The Council approved the airport committee’s recommendation that K.L.J. (Kadermus, Lee and Jackson) be awarded the five-year Airport Engineering Contract.


Movie maker from Midland

From "jock" to movie producer and actor, Justin Koehler has co-written and co-produced a full-length movie which will be released in April. He also acted the part of the main character's best friend, Brad. Koehler is from Midland, SD, and was a mass communications major at Black Hills State University in Spearfish, where he and co-writer-producer, Gus Karinen, set the movie.

Justin Koehler started at Black Hills State University as a basketball player. Now he is one half of a strong friendship and partnership which has produced a full-length movie which will premiere in April, 2005, at BHSU on the big screen.

Koehler, son of Mike and Cindy Koehler of Midland, and his partner, Gus Karinen, have written, directed and produced the drama “10:15 Salem Park.” With no budget, no paid-for cast, and little movie-making experience, they have put together a film about secrets. As the movie’s teasers state, “I promised I’d never tell anyone her secret ...


From Philip to Djackone …

Helping with a child birth was one of many memorable events Albrecht experienced while in Africa in January.

Jandie Albrecht has experienced the medical field through college classes, and she has experienced it through every-day life in the villages of Africa. Albrecht still wants a nursing career.

She originally started at Sioux Falls Augustana College to be a medical technician, but felt that that was too much lab work and not enough dealing with patients. She earlier graduated from Philip High School in 2000.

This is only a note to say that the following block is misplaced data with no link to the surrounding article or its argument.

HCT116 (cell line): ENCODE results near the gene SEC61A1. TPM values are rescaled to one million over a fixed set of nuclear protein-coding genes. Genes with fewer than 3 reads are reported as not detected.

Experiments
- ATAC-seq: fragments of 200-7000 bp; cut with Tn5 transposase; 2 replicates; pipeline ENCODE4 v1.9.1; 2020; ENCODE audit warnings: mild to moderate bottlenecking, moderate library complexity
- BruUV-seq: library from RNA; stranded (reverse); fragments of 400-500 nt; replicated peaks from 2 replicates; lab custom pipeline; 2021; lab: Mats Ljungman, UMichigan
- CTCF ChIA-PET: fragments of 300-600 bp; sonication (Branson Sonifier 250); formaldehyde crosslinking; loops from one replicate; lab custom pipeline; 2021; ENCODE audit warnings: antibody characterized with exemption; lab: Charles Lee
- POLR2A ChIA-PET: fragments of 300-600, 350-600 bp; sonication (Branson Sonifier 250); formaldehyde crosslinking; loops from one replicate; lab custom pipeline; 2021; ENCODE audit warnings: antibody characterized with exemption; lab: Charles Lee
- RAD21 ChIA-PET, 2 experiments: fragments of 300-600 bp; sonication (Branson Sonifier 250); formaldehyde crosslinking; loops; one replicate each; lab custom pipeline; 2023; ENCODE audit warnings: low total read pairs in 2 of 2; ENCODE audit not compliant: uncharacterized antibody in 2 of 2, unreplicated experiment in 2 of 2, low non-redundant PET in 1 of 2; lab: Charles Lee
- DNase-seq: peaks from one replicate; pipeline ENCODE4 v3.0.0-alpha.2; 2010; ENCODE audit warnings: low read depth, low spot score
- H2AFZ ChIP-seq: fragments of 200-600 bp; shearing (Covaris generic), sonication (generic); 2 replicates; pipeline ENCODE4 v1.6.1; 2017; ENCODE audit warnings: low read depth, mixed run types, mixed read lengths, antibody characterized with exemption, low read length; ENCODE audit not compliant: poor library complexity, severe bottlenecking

From Philip to Djackone …

As part of a mission group, Albrecht and seven others helped finish building a mission and gave health care to villagers in need.

Jandie Albrecht has experienced the medical field through college classes, and she has experienced it through every-day life in the villages of Africa. Albrecht still wants a nursing career.

She originally started at Sioux Falls Augustana College to be a medical technician, but felt that that was too much lab work and not enough dealing with patients. She earlier graduated from Philip High School in 2000.


February 4th

Lady Scotties lose home game to Bennett County Lady Warriors, 35-74

The Philip Scottie boys’ basketball team hosted Bennett County on Tuesday, January 25. The final score was 45-60.

Philip sank the first basket, which was quickly mimicked by Bennett County. Mutual defense kept both team’s offense slowed, but this see-saw action filled the first quarter.

In the second quarter, Philip lost the initiative, but continued a close pursuit with more see-saw action up until just seconds before the half-time buzzer.


Dupree defeats Philip boys in round ball action

The Philip Scottie boys’ basketball team traveled to play against the Dupree Tigers on Saturday, January 29. The final score was 49-66.

The first three quarters were close. The fourth quarter began with only two points separation.